Administrators are set to be appointed at Clugston Construction after the long-standing industrial giant hit the wall.
KPMG officials are anticipated at the Scunthorpe base of the privately-owned firm on Friday, after it collapsed, sending shockwaves through the town it is a pillar of, and the wider industry.
Sources say it unravelled quickly late on Thursday, with more than 250 staff understood to be affected. It has employed upwards of 600 at construction peaks.
It comes just weeks after second generation chairman, John Clugston, announced he was stepping down, with third generation David Clugston to take the helm at St Vincent House.
Chief executive Bob Vickers had also left the business this summer, with interim Glynn Thomas understood to have set out a plan to turn round fortunes, with “problem jobs” hitting the bottom line.
Having had its busiest year ever in 2017, with a £176 million turnover recorded, a small loss of just under £500,000 was shrugged off as part of a major restructure to ensure a sustainable future.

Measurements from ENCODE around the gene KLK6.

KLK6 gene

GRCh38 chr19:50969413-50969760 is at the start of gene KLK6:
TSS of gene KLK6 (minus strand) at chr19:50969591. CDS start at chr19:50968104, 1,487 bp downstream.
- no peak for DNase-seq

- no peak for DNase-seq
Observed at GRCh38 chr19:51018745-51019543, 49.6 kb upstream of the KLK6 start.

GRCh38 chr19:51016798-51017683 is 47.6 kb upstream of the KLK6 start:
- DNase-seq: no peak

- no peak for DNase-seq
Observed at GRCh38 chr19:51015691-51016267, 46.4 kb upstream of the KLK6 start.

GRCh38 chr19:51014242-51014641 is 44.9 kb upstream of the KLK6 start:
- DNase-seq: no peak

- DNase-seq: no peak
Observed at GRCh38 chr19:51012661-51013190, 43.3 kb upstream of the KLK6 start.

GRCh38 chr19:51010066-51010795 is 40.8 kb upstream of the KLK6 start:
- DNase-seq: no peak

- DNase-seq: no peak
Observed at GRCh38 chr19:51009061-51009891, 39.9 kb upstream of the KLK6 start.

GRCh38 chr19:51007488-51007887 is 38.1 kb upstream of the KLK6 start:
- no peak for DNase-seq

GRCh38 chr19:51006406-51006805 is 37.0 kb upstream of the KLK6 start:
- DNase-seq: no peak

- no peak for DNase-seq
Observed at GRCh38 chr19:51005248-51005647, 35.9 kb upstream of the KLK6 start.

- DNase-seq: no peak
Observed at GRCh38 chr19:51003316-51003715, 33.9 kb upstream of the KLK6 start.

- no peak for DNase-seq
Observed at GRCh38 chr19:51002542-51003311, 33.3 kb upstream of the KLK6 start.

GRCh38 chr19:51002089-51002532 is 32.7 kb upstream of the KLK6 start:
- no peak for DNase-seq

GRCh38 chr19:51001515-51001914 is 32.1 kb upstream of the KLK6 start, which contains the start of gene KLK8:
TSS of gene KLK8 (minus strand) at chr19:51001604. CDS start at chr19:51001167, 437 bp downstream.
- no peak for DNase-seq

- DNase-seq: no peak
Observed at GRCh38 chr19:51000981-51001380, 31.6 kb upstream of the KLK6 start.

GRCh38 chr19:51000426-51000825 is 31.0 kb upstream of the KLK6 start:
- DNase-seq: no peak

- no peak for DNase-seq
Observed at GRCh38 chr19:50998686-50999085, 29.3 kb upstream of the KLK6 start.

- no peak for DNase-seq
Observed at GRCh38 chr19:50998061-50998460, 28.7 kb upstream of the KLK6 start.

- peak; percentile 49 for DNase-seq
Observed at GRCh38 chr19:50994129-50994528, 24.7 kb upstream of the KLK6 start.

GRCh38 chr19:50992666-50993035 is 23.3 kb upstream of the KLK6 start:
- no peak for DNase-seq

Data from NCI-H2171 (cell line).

It would appear that has failed to materialise, and potentially been exacerbated, leading to the decision to call in recovery and insolvency specialists.
Mr Vickers had arrived from Carillion prior to its monumental collapse, replacing the long-serving Stephen Martin, and the latest annual report talked of a challenging year ahead in 2018, with projects delayed because of economic uncertainty. Caution was sounded around a “good order book” with tight margins listed.
The company was heavily involved in industrial builds, with major waste to energy plants and large warehousing, retail and manufacturing sites the core of the work. Ikea at Shefflield was one flagship project, with The Baths Hall in Scunthorpe another.
Separate divisions within the wider group, Logistics, Property and Facilities Management, may not be immediately impacted.
Founded in 1937, it excelled in recycling blast furnace slag for the iron and steel industries. Leonard Clugston was at the forefront of road and runway development in the early days, with technology developed in Scunthorpe licenced throughout the world.
A devastating blow just before Christmas, it comes as a rescue deal nears for British Steel, a business it had worked hand in glove with.
Scunthorpe business news:
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